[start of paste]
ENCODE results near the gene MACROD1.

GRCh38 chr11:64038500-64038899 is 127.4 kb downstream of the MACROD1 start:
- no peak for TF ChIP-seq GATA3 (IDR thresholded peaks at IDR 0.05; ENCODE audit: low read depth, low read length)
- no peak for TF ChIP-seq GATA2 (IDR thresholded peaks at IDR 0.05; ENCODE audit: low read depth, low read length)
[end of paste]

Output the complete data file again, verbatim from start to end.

ENCODE results near the gene MACROD1.

GRCh38 chr11:64038500-64038899 is 127.4 kb downstream of the MACROD1 start:
- no peak for TF ChIP-seq GATA3 (IDR thresholded peaks at IDR 0.05; ENCODE audit: low read depth, low read length)
- no peak for TF ChIP-seq GATA2 (IDR thresholded peaks at IDR 0.05; ENCODE audit: low read depth, low read length)